Rita Gardella
Rita Gardella
affiliation: Università di Brescia
research area(s): Genetics And Genomics
Course: Molecular Genetics, Biotechnologies and Experimental Medicine
University/Istitution: Università di Brescia
1985: Degree in Biological Sciences,University of Pavia.
1993: PhD in "Cellular and Molecular Biotechnologies applied to Biomedicine", University of Brescia.
Since 1995: Assistant Professor in Applied Biology, Department of Biomedical Sciences and Biotechnology, University of Brescia.
Since 2000: Faculty member of the PhD in Molecular Genetics applied to Biomedicine, University of Brescia.
Mainly in the field of Human Molecular Genetics, with studies aimed to the identification and characterization of genes responsible for mendelian diseases, particularly genodermatoses and hereditary connective diseases (epidermolysis bullosa, Ehlers Danlos and arterial tortuosity syndromes).
More recently the scientific interest has been focused on the study of schizophrenia and other brain diseases. The present main research lines are illustrated below.
Schizophrenia is a severe debilitating disease with a lifetime risk in the general population of 0.5-1%. It is considered a multifactorial disease with a strong genetic component. However, despite the intensive worldwide efforts, the genetics of schizophrenia remains largely unknown.
We have previously investigated the genetic factors predisposing to schizophrenia by case-control association studies and resequencing analysis of candidate genes. More recently we have implemented our research with genome-wide association studies and CNV analysis by mean of the Affymetrix microarray technology. This approach has led to the identification of large CNV, mainly deletions, in a few schizophrenia patients. Some of these CNV have been already reported in previous schizophrenia studies, whereas others are novel. Thus, the genes covered by these novel CNV represent new potential candidate genes in schizophrenia susceptibility. Expression and cellular studies are in progress in order to evaluate the function of these genes and their role in schizophrenia.
If CNV are now accepted as convincing risk factors for schizophrenia their identification only in a small number of patients leaves the majority of the schizophrenia genetic variability unexplained. It is conceivable that, besides genomic structural variants, also rare point mutations might be causative or contribute to the schizophrenia phenotype, at least in a subgroup of patients. In this view we are planning the exome sequencing analysis of our patient sample.
Hereditary ataxias are a group of heterogeneous neurological diseases characterized by the progressive loss of coordination of the movements, variably associated with extracerebellar symptoms, as well as peripheral neuropathy, spasticity, cognitive impairment, cardiomiopathies, etc. This clinical pattern derives from alteration in cerebellum and/or its connections with the central nervous system.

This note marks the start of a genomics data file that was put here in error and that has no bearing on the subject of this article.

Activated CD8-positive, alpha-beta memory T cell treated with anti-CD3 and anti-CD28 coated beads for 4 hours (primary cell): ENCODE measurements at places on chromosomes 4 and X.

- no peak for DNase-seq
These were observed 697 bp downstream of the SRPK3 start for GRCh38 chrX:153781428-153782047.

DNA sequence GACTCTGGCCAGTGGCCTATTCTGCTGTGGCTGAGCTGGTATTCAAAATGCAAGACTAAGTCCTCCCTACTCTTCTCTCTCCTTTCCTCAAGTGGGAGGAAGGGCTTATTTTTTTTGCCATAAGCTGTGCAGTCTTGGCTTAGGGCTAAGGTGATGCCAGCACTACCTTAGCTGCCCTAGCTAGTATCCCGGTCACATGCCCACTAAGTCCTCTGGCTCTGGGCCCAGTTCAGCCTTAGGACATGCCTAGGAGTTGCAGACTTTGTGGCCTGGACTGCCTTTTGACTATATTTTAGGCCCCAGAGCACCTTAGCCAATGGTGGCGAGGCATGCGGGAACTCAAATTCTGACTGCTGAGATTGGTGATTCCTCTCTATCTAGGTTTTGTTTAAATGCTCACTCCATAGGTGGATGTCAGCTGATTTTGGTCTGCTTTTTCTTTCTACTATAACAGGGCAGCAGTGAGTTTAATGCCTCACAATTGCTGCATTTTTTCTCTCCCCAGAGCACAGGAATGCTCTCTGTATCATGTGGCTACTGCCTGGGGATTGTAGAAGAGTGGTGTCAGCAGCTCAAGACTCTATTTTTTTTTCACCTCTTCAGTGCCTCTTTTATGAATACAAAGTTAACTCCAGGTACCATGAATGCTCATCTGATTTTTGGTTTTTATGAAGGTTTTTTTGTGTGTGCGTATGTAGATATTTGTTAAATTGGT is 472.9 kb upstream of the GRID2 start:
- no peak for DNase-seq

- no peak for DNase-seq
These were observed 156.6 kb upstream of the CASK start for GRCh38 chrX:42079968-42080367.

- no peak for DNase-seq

Mutations in more than 30 genes have been reported in different forms of ataxia. The dominant forms are mainly due to dynamic mutations, whereas the recessive ones are more frequently due to point mutations.
About 20% of ataxias exhibits almost exclusively cerebellar signs. These forms remain poorly characterized. By linkage analysis and exome sequencing approach we are searching for new causative genes in cerebellar ataxia families with unknown molecular defect.
1- Magri C, Sacchetti E, Traversa M, Valsecchi P, Gardella R, Bonvicini C, Minelli A, Gennarelli M, Barlati S (2010) New copy number variations in schizophrenia. Plos One,5,doi:10.1371.
2- Bonvicini C, Gennarelli M, Scassellati C, Bignotti S, Gardella R, Barlati S, Valsecchi P, Sacchetti E (2010) Polymorphic CA repeat in IGF-I gene: lack of association with schizophrenia. Psychiatr Genet, 20:44-45.
3- Iatropoulos P, Gardella R, Valsecchi P, Magri C, Ratti C, Podavini D, Rossi G, Gennarelli M, Sacchetti E, Barlati S (2009) Association study and mutational screening of SYNGR1 as a candidate susceptibility gene for schizophrenia. Psychiatr Genet, 19:237-243.
4- Magri C, Gardella R, Valsecchi P, Barlati SD, Guizzetti L, Imperadori L, Bonvicini C, Tura GB, Gennarelli M, Sacchetti E, Barlati S (2008) Study on GRIA2, GRIA3 and GRIA4 genes highlights a positive association between schizophrenia and GRIA3 in female patients. Am J Med Genet B Neuropsychiatr Genet, 147B:745-753.
5- Drera B, Guala A, Zoppi N, Gardella R, Franceschini P, Barlati S, Colombi M (2007) Two novel SLC2A10/GLUT10 mutations in a patient with arterial tortuosity syndrome. Am J Med Genet A, 143:216-218.
6- Magri C, Gardella R, Barlati SD, Valsecchi P, Sacchetti E, Barlati S (2007) M.tochondrial DNA haplogroups and age at onset of schizophrenia. Am J Med Genet B Neuropsychiatr Genet, 144B:496-501.
7- Coucke PJ, Willaert A, Wessels MW, Callewaert B, Zoppi N, De Backer J, Fox JE, Mancini GM, Kambouris M, Gardella R, Facchetti F, Willems PJ, Forsyth R, Dietz HC, Barlati S, Colombi M, Loeys B, De Paepe A (2006). Mutations in the facilitative glucose transporter GLUT10 alter angiogenesis and cause arterial tortuosity syndrome. Nat Genet, 38:452-457.
8- Drera B, Castiglia D, Zoppi N, Gardella R, Tadini G, Floriddia G, De Luca N, Pedicelli C, Barlati S, Zambruno G, Colombi M (2006) Dystrophic epidermolysis bullosa pruriginosa in Italy: clinical and molecular characterization. Clin Genet, 70:339-347.
9- Magri C, Gardella R, Barlati SD, Podavini D, Iatropoulos P, Bonomi S, Valsecchi P, Sacchetti E, Barlati S (2006) Glutamate AMPA receptor subunit 1 gene (GRIA1) and DSM-IV-TR schizophrenia: a pilot case-control association study in an Italian sample. Am J Med Genet B Neuropsychiatr Genet, 141B:287-293.
No projects are available to students for the current accademic year.